With rumours swirling about potential trades, Toronto Blue Jays outfielder Travis Snider was removed from tonight’s game against the Seattle Mariners. Before exiting the dugout for the clubhouse, he was seen shaking hands and hugging his now former teammates. Shortly after the emotional goodbyes, it was announced that Snider has been traded to the Pittsburgh Pirates for 27-year old right-handed pitcher Brad Lincoln, the fourth overall pick in the 2006 draft.

Snider has played in parts of four seasons for the Blue Jays after being rushed to the big leagues as a 20-year old. Despite his meteoric rise through the Toronto system, he failed time and time again to make good on his visible potential at the higher level. Over these last four years, it could also be said that he was done few favours by the organization as it sent him back and forth between Triple A and the big league club.

The Pirates get a left handed outfield bat that they had been reportedly seeking. But while most suspected that bat would come in the form of a veteran cast off from a non-contending team, Snider is almost the exact opposite. Still only 24-years old, Snider has shown glimpses of opposite way power and should fit in right away in the middle of the Pittsburgh lineup. The corner outfielder is in his final automatic contract renewal year and will enter arbitration ahead of 2013, under team control through 2016.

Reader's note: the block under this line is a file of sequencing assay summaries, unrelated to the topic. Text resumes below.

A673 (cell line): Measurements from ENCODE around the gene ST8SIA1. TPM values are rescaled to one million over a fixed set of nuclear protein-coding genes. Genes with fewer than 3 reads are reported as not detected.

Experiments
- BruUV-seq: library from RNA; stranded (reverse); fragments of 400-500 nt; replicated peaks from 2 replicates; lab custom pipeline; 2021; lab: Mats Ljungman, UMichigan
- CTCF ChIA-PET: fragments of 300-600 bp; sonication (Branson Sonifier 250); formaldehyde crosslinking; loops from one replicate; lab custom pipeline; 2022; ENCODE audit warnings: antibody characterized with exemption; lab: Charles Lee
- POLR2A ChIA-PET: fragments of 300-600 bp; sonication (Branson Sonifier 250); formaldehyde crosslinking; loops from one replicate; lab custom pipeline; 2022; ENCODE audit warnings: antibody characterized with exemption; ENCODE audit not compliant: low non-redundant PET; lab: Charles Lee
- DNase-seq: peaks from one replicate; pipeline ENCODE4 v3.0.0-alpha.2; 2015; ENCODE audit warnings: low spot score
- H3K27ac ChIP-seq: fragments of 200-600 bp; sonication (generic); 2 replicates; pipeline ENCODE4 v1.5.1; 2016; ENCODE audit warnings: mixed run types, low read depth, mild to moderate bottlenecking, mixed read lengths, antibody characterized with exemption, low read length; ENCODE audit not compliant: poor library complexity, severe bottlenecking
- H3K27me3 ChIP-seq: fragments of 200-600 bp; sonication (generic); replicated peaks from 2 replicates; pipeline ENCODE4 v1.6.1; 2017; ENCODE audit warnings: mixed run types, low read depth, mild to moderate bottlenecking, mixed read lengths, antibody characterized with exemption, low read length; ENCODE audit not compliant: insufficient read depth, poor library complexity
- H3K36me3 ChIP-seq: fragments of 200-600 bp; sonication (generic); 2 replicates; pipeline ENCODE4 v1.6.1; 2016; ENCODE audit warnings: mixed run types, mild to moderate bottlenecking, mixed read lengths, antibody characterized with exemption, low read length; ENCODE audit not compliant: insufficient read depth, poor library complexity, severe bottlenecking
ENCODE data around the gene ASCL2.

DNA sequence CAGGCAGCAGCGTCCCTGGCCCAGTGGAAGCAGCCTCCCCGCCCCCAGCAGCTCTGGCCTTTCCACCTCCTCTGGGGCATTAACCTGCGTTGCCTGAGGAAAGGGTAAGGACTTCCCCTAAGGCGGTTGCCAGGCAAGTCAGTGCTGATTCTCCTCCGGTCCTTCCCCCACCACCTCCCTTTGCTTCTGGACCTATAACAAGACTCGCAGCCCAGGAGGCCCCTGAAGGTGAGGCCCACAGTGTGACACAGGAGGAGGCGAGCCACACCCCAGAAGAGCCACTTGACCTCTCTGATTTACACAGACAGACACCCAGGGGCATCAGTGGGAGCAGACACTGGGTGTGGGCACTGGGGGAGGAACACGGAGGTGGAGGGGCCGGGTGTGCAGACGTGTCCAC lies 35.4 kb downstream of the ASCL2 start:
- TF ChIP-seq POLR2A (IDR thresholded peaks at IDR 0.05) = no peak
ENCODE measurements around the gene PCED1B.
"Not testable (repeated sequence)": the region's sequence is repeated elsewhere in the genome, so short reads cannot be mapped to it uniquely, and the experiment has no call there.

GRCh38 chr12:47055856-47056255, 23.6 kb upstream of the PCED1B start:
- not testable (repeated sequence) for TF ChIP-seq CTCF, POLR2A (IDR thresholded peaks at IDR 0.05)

Lincoln has been used in a variety of roles this season in Pittsburgh, starting five games, while also being used as a long man and late inning reliever. He has a low to mid-nineties fastball and a good curveball, as a well as a sinking fastball and change up that he doesn’t use as much as the other two pitches. This is most noticeable against right handed batters, to whom he throws the fastball and curve almost exclusively. According to Blue Jays manager John Farrell, the team will use Lincoln as a reliever.

What’s most curious about this trade is that in the past, it would be the Toronto Blue Jays acquiring the out-of-favour former prospect that Snider certainly is for a player of limited value to his former club, or in this case, a reliever. Perhaps there’s something more to Lincoln than an initial evaluation. He was drafted ahead of Snider, and has until recently failed to settle into a Major League role. Or perhaps all the staggered starts to Snider’s career were more damaging to his value than was assumed, but it appears that the Pirates are acquiring a player that offers them both a higher upside and the meeting of a current need. Whereas the Blue Jays are merely acquiring a bullpen arm.

Perhaps Pittsburgh Pirates General Manager Neal Huntington is the new ninja.